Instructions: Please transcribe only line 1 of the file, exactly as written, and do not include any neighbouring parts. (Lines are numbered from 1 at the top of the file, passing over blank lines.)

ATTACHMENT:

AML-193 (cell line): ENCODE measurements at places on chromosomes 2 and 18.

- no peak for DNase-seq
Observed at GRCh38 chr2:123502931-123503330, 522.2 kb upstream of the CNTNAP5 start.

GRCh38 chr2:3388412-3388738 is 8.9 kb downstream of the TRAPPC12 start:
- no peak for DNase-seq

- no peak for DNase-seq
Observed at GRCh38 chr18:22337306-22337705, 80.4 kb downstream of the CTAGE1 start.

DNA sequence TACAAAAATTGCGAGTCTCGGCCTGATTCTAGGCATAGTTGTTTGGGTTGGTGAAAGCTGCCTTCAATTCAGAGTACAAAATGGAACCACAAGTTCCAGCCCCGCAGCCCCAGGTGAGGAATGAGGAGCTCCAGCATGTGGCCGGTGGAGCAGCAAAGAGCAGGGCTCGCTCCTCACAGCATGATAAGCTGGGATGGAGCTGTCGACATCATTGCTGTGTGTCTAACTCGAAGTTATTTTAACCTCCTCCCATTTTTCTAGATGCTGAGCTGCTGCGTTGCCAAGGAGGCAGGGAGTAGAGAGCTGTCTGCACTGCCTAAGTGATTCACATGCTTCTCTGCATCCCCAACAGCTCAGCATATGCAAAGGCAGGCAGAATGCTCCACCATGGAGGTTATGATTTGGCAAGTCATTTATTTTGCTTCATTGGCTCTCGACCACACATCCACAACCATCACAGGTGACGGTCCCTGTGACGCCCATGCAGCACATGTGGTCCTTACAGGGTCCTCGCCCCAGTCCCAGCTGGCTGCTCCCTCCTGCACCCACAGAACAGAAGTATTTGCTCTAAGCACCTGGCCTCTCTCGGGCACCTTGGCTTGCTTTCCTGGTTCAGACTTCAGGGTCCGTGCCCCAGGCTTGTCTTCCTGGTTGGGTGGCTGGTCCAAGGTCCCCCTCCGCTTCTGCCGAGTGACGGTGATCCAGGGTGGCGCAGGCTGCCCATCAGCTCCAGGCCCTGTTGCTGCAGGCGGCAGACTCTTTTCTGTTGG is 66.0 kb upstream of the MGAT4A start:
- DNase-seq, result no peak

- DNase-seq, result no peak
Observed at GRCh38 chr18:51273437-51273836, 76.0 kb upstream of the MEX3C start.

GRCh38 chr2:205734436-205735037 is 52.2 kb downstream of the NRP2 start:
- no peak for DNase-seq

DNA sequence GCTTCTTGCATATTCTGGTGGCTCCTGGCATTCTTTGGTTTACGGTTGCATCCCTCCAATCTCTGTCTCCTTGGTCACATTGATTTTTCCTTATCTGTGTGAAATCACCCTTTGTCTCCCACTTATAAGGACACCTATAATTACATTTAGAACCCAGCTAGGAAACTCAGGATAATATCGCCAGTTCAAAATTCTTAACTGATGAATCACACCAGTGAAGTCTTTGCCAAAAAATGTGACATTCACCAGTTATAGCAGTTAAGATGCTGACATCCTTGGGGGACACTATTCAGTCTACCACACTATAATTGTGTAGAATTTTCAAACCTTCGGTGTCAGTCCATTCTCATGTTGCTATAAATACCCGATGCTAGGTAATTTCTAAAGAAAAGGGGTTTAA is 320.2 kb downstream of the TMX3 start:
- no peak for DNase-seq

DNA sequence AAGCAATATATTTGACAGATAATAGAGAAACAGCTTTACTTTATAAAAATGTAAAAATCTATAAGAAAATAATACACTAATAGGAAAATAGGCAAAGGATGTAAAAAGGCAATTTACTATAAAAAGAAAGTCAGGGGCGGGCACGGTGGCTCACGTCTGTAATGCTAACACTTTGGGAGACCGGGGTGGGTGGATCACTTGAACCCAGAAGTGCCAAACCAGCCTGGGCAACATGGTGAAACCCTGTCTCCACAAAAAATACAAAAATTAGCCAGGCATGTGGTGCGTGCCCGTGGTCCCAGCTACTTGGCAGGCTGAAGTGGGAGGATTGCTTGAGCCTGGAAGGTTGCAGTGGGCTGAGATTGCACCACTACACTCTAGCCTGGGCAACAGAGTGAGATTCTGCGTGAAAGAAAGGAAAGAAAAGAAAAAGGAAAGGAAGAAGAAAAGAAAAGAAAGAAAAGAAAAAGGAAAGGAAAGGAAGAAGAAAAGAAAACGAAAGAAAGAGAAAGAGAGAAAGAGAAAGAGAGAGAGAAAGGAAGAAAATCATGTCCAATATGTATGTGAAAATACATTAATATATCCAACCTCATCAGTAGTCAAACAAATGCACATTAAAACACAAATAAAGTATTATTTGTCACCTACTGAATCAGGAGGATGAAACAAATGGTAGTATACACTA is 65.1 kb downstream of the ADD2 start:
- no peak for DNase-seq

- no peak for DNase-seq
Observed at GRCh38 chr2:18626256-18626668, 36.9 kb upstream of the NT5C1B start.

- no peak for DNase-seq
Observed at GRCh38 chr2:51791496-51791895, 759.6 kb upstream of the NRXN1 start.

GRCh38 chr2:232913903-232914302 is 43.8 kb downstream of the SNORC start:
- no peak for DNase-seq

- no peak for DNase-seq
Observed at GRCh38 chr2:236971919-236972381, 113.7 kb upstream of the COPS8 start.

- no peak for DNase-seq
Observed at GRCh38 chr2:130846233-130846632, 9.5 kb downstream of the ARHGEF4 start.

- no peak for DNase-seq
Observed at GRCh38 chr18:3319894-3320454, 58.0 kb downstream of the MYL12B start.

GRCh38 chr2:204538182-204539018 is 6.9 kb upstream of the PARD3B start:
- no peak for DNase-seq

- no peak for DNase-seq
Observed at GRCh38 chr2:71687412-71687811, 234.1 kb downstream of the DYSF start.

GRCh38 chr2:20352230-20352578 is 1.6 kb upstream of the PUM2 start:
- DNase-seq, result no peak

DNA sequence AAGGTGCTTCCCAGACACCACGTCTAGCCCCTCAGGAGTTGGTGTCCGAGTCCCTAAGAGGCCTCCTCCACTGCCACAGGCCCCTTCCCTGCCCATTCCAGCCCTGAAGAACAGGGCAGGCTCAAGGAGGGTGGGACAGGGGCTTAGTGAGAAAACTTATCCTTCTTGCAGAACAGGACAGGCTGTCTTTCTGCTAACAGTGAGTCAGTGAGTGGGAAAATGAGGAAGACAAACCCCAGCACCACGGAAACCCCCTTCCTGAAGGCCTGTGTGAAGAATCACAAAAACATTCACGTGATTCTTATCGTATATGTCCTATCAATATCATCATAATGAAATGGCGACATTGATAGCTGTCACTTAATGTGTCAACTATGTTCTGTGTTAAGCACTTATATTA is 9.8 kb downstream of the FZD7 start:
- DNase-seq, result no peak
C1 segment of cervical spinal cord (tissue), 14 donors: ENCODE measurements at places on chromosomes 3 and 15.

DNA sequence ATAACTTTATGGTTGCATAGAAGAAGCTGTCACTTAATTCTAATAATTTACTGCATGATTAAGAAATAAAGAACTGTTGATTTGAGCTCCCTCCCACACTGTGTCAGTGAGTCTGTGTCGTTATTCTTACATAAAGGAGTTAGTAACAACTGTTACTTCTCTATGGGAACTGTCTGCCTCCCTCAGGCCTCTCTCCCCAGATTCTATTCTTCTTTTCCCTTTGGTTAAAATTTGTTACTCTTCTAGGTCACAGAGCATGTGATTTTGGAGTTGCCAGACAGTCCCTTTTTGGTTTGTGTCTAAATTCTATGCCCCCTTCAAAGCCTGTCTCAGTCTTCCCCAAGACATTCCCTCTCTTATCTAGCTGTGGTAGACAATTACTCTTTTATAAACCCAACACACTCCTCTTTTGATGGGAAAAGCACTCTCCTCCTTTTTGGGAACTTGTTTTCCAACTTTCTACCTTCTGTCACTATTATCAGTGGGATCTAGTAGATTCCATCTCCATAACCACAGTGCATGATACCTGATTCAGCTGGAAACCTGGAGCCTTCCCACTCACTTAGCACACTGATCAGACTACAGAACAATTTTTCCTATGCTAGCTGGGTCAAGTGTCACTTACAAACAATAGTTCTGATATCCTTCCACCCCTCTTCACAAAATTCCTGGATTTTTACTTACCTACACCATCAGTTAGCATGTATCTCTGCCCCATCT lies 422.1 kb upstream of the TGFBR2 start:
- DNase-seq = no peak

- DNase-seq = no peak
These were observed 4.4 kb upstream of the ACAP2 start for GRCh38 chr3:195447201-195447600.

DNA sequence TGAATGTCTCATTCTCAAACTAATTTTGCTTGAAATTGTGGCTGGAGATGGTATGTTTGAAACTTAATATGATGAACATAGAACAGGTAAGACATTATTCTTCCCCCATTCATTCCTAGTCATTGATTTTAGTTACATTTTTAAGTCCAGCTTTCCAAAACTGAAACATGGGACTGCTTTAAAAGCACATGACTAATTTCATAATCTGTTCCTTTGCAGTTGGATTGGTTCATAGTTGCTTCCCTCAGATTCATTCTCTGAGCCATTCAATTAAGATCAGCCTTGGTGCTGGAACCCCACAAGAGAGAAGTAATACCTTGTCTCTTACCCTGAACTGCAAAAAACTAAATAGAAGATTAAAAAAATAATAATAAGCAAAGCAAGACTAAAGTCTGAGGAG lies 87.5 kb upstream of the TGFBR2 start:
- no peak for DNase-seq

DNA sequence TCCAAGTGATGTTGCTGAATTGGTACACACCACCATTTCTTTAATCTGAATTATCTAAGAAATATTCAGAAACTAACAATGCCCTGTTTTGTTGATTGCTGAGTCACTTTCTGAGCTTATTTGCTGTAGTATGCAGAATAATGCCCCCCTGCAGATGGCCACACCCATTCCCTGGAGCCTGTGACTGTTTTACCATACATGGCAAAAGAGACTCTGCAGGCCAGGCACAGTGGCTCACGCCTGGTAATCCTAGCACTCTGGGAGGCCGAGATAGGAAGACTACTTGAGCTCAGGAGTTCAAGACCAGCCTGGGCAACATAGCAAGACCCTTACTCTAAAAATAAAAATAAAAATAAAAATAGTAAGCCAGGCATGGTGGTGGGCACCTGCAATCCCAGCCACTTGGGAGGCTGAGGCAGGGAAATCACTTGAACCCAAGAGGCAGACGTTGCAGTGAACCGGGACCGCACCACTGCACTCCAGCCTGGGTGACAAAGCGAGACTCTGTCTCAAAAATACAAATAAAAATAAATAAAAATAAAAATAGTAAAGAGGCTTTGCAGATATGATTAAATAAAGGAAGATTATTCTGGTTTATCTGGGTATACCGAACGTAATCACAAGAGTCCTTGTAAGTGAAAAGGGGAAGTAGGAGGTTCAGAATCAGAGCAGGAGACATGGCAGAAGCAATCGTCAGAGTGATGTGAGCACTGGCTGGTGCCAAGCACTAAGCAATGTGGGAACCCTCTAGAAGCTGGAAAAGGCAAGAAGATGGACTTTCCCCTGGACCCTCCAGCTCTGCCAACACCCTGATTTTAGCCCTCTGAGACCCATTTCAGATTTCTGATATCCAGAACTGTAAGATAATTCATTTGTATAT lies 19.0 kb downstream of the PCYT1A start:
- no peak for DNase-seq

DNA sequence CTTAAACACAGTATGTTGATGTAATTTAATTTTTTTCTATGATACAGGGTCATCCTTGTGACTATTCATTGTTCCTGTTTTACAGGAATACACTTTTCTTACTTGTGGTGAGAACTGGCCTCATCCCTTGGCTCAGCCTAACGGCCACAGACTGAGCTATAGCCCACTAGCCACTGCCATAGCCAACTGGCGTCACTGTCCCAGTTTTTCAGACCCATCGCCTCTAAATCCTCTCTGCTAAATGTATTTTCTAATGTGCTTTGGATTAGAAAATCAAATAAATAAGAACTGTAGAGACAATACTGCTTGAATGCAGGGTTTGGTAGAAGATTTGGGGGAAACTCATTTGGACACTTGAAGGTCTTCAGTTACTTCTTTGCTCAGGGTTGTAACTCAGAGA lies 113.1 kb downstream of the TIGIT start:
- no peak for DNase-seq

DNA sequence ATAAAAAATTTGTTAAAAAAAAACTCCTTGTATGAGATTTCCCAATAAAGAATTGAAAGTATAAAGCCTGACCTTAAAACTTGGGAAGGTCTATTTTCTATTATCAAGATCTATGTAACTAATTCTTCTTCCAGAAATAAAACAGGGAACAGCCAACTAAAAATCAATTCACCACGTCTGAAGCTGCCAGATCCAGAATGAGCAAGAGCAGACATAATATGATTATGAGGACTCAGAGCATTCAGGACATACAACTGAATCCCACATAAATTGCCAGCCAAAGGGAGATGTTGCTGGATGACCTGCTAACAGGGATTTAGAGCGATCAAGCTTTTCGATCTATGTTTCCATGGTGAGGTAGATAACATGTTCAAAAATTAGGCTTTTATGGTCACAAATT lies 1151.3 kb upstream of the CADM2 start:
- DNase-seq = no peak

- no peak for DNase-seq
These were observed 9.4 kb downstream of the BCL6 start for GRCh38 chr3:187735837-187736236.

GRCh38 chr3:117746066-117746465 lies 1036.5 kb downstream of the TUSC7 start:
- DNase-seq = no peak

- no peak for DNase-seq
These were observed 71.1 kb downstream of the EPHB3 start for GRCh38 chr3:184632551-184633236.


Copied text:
AML-193 (cell line): ENCODE measurements at places on chromosomes 2 and 18.